High investment industry fees do not result in superior returns

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Were past periodic stock market victories just plain good luck? What is the probability of being lucky again?

Warren Buffett thinks investment industry fees are too high. This was one of his messages in the 2017 annual letter to Berkshire Hathaway shareholders.

Excessively high fees are not a new topic for Warren Buffett, or this column.

“When trillions of dollars are managed by Wall Streeters charging high fees, it is usually the managers who reap outsize profits, not the clients,” Buffett wrote.

Taking into account the rarity of someone outperforming the stock market, Buffet continued, “The problem simply is that the great majority of managers who attempt to over perform will fail. The probability is also very high that the person soliciting your funds will not be the exception who does well.”

We know from logic, as well as academic evidence, the higher the investment fee paid the less money remains for the investor. The arithmetic is simple, high fees equal low returns.

A consistent message from Buffett is to invest in low-cost diversified index funds. In a previous column, several years ago, I discussed his estate planning strategy for money he will leave his wife.

Upon his passing, Buffett has instructed his wife’s trustee to put 90 percent of her inheritance into a low-fee S&P 500 index fund and 10 percent into short-term government bonds.

Buffett didn’t say this split would be good for all investors, but the point made is it’s better to have a low-cost investment option than overpay for underperformance from a traditional manager.

My recommendation for investors is to have strong diversification, low cost, tax effective investments. It is that simple.

Unfortunately, simple doesn’t work for many “sophisticated” investors, including pension funds and charities.

Many of these strategies are still built around the obsolete notion that having a high-priced manager will somehow miraculously result in superior returns.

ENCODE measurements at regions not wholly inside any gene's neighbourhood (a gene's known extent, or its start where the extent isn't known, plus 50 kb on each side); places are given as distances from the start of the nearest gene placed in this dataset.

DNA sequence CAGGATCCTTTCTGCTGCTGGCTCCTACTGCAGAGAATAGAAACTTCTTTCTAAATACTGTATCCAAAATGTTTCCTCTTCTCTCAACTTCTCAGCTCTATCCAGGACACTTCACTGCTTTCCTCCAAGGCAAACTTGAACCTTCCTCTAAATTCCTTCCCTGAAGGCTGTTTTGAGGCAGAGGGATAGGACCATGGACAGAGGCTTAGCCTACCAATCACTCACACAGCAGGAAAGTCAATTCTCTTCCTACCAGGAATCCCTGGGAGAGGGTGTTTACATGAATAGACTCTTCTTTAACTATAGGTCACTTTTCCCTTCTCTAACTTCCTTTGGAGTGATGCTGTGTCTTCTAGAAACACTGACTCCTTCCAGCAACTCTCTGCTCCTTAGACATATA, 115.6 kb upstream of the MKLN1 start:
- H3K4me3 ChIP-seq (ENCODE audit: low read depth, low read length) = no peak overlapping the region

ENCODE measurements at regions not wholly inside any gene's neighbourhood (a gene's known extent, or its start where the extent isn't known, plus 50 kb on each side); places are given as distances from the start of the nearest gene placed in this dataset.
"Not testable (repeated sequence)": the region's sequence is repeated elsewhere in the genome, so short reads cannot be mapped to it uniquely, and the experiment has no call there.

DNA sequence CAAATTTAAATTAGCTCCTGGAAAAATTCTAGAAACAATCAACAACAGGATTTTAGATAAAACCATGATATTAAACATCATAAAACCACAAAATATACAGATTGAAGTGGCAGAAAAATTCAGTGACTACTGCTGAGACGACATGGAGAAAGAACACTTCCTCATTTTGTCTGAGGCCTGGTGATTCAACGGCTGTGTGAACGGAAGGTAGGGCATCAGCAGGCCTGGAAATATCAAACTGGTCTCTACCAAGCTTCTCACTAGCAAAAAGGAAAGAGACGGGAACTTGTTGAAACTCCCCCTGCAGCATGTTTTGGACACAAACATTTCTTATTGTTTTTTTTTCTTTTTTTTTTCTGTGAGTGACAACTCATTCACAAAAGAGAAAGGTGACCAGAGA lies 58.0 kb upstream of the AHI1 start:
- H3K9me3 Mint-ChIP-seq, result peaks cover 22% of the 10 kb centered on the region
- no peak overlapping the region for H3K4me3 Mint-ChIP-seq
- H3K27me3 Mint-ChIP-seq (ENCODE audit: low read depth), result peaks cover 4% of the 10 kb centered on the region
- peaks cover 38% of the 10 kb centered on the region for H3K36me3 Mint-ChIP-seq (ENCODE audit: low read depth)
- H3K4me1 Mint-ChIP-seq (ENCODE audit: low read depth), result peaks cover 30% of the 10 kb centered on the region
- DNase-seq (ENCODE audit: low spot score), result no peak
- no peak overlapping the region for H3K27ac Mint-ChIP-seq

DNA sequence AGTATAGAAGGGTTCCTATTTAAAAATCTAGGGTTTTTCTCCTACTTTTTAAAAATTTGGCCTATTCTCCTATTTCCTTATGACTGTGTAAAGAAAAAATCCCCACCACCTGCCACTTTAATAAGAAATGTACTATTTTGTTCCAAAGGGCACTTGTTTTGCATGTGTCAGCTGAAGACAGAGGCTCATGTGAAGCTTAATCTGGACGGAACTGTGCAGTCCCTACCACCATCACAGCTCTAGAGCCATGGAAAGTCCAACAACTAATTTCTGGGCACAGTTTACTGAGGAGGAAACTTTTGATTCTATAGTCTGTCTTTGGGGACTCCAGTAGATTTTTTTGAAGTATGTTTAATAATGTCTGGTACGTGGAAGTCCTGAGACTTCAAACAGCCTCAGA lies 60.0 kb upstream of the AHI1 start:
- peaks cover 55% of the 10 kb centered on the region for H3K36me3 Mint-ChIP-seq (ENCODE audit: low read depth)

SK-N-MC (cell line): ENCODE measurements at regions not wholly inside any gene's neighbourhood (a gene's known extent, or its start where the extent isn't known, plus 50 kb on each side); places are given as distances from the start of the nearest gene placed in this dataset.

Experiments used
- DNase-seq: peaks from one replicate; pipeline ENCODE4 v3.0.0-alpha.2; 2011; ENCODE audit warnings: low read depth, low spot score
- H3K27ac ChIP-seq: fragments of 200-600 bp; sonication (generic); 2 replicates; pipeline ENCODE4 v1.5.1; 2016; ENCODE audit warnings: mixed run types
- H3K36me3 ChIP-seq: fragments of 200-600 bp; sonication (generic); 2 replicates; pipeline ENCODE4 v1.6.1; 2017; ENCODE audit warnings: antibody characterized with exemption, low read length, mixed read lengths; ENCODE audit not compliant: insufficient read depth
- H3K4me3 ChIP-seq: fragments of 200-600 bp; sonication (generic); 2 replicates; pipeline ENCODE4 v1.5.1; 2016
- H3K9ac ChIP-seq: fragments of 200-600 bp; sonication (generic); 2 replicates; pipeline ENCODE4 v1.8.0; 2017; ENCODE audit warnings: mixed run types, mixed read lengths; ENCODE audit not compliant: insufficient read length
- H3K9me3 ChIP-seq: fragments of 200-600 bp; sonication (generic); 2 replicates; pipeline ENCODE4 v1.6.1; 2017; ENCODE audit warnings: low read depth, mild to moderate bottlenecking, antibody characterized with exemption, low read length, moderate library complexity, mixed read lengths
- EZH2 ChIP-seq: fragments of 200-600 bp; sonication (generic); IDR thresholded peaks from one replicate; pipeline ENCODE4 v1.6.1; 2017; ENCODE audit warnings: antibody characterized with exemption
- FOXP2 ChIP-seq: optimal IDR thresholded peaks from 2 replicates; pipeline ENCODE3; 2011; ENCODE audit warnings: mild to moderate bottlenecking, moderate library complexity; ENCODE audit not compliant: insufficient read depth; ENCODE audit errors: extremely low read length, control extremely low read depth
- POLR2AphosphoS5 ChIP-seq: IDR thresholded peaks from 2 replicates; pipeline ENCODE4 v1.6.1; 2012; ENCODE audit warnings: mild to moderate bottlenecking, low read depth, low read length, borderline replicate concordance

Not so.

Failure often leads to replacing one high priced, ineffective, manager with another.

And the cycle of inferior return continues.

In that sense, the less sophisticated retail investor has started to see the benefit of low cost and diversification.

Actively managed, and expensive, mutual funds in the United States lost $342 billion as a result of clients withdrawing their money.

That is an amazingly high amount of withdrawals.

Particularly because the stock market has had attractive returns during that period so you would think that many investors would be satisfied.

Guess where the money went? Over $500 billion of new money was invested in low-cost passive index and exchange traded funds.

The beginning of the end has started. Finally, we see that logic will prevail.

For some the transition will be hard.

They look back at past successful investment decisions and think they have the ability to maintain that winning streak.

The soul-searching question is whether past periodic stock market victories were just plain good luck.

What is the probability of being lucky again?

There are many things for investors to consider. After careful thought, decide how you invest your funds.

High priced managers, including those who manage your mutual funds, do not justify their high fees when you look at past performance. The more money they make the less money you make.

There are better investment alternatives with lower fees and the likelihood of better returns.

These are the types of investments you should own.

Speak with your investment advisor about adjusting your investment strategy towards lower cost investment solutions.